As you’d hope of what’s designed to be very much a ‘casual’ machine aimed at casual users, the GT-7000 is a doddle to set up. Simple zoom and focus rings sort out image size and sharpness, while there are menu options for shifting the image a respectable distance sideways or vertically, and a vertical keystone adjustment for straightening the edges of the picture if you’ve got the projector sat above or below the centre of your screen.
If you want to go more in-depth with your set up than this, though, you can. Other options in the menus include overscan adjustment, EdgeMask adjustment, a number of themed picture presets, various Degamma settings (which really are well worth experimenting with), and even the facility to tweak the gain and bias of the picture’s red, green and blue elements.
Remarkably for such a cheap projector, the GT-7000 includes Texas Instruments’ BrilliantColor and Tru-Vivid processing systems, designed to make colours look more intense.
However, to be honest the first thing I did as I set about actually testing the GT-7000 was turn BrilliantColor right down to its two or three level (out of 10). For if you leave it any higher than that it tends to make pictures look distractingly grainy and ‘forced’. Also, I personally wouldn’t recommend that you use the TruVivid setting at all, for while it can enhance the vibrancy of richly coloured objects, it can make skin tones look distinctly odd. Not for the first time I’m left feeling that features like TruVivid and BrilliantColor should be left for really high-end projectors better-equipped to get the best from them.
Another provocative setting is the Gamma preset control. For fiddling around with this can have a huge impact on the general flavour of the final picture being shown, and as a result it’s a feature you would be well-advised to revisit regularly, depending on whether you’re watching a film or TV show or, of course, playing a game.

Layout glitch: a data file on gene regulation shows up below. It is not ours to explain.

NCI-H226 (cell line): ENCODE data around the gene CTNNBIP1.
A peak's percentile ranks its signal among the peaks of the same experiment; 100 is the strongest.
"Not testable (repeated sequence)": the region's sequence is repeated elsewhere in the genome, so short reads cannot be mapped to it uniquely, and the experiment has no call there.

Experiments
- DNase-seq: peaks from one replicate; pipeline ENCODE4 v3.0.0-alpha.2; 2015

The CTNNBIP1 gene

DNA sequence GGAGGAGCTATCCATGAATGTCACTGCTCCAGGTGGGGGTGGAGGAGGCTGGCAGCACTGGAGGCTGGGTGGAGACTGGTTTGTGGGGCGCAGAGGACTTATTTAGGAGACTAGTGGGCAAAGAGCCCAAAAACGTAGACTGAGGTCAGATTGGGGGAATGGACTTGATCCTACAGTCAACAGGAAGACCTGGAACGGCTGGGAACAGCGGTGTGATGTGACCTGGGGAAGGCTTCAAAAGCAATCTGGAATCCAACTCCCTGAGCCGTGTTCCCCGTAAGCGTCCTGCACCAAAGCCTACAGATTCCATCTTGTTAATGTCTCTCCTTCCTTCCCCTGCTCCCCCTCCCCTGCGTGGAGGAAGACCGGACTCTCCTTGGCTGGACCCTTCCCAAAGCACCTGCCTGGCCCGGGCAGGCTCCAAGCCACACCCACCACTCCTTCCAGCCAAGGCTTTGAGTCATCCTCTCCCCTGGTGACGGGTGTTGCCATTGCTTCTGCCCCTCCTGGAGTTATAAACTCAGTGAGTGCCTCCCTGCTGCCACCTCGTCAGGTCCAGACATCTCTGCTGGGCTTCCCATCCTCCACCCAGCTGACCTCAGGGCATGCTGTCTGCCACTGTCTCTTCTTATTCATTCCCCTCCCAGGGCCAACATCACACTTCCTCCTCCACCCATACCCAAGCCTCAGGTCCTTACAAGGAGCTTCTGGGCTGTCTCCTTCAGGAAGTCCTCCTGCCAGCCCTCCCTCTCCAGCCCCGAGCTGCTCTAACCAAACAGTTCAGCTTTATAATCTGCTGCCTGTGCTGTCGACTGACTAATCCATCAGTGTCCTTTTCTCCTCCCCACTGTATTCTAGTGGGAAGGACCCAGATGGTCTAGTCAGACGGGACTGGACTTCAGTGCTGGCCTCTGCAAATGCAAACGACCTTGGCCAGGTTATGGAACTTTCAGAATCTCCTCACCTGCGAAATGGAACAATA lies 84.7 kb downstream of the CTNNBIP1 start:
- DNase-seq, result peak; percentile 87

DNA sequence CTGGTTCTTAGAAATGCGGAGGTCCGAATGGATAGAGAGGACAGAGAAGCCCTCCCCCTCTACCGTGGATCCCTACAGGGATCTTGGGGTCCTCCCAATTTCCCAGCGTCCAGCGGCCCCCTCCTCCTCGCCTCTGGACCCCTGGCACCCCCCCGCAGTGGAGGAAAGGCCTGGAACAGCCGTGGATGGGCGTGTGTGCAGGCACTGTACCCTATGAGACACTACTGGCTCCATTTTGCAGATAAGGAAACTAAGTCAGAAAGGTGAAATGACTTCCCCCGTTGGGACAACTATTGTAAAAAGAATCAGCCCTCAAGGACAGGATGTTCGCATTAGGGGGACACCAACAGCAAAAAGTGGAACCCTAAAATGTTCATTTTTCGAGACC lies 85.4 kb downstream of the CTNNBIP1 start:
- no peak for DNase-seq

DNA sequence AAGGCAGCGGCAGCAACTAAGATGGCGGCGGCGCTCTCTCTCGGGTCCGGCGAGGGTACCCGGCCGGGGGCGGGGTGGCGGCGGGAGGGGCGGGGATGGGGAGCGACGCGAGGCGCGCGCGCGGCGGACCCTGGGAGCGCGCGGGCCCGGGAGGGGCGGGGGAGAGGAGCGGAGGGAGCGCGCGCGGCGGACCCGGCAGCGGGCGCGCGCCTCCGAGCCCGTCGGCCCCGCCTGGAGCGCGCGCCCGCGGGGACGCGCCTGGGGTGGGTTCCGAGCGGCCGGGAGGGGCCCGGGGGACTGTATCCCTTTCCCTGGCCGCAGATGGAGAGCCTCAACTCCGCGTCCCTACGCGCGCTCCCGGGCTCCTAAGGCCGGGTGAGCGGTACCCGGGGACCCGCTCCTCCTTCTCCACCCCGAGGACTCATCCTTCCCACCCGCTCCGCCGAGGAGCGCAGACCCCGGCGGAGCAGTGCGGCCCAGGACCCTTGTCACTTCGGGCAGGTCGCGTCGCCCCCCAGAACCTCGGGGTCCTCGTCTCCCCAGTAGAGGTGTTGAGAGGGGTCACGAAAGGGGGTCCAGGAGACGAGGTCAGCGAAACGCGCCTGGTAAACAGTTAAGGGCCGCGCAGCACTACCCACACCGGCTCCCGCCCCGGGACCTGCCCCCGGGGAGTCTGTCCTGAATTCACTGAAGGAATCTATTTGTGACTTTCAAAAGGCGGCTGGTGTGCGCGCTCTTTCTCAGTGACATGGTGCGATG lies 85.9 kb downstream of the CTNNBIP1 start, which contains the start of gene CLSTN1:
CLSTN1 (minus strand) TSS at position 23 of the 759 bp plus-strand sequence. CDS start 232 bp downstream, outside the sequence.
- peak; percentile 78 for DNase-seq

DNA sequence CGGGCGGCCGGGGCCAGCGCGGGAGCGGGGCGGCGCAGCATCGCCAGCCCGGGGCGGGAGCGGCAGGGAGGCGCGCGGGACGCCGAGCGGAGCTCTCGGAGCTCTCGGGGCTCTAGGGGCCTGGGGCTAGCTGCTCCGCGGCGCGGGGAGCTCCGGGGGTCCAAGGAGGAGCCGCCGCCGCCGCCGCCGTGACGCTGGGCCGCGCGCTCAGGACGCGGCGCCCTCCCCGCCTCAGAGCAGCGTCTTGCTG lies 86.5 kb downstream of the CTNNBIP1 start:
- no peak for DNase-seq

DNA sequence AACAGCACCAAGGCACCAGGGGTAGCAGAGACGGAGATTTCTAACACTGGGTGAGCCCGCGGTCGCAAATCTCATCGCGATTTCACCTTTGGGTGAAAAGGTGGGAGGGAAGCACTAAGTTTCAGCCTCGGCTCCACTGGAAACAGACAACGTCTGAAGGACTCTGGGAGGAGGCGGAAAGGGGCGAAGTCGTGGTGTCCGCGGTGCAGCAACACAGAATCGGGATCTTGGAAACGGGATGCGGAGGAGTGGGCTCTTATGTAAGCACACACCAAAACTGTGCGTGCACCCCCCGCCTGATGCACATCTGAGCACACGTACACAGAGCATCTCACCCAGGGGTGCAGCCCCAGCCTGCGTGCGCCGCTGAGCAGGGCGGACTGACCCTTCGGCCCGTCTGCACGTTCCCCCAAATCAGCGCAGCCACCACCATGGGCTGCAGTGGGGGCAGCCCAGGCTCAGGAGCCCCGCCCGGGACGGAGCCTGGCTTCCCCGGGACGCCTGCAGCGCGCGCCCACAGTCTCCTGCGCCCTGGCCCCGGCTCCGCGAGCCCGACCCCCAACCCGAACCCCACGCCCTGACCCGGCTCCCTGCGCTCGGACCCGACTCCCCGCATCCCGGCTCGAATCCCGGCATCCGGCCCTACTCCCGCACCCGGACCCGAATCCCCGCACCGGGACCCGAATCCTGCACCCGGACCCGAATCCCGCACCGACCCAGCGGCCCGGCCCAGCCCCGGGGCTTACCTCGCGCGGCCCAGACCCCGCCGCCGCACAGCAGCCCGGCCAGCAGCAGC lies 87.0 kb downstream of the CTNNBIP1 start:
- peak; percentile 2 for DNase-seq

Provided you take these reasonably basic precautions, though, the GT-7000 can actually produce some startlingly good pictures for such a crazily cheap projector.
Black levels, in particular, are a revelation, making the endlessly dark corners of Dead Space on the Xbox 360 look spine-chillingly black and believable, and helping to create a good sense of scale. In other words, the GT-7000’s black levels create a sense of you ‘being there’ far more successfully any other sub-£800 projector I’ve ever seen – including the GT-3000. Clearly this is an extremely important strength for a projector focussed on gamers.
I was also pleased with the sharpness of the GT-7000’s pictures. Extremely textured graphics like those of Gears of War 2 genuinely look HD, with decent sharpness, solid detailing, and less signs of scaling ‘softness’ than we found with the non-HD Ready GT-3000. The GT-7000’s extra resolution also helps it produce colour blends with more subtlety, so that there’s less of the striping effect witnessed with the GT-3000.
Although not as bright on paper as the GT-3000, for me the GT-7000’s pictures are actually considerably more dynamic thanks to the vastly improved black level response. So much so that crucially the GT-7000 proves to be a perfectly capable projector for Blu-ray movies as well as games, making its GameTime name actually feel unnecessarily limiting.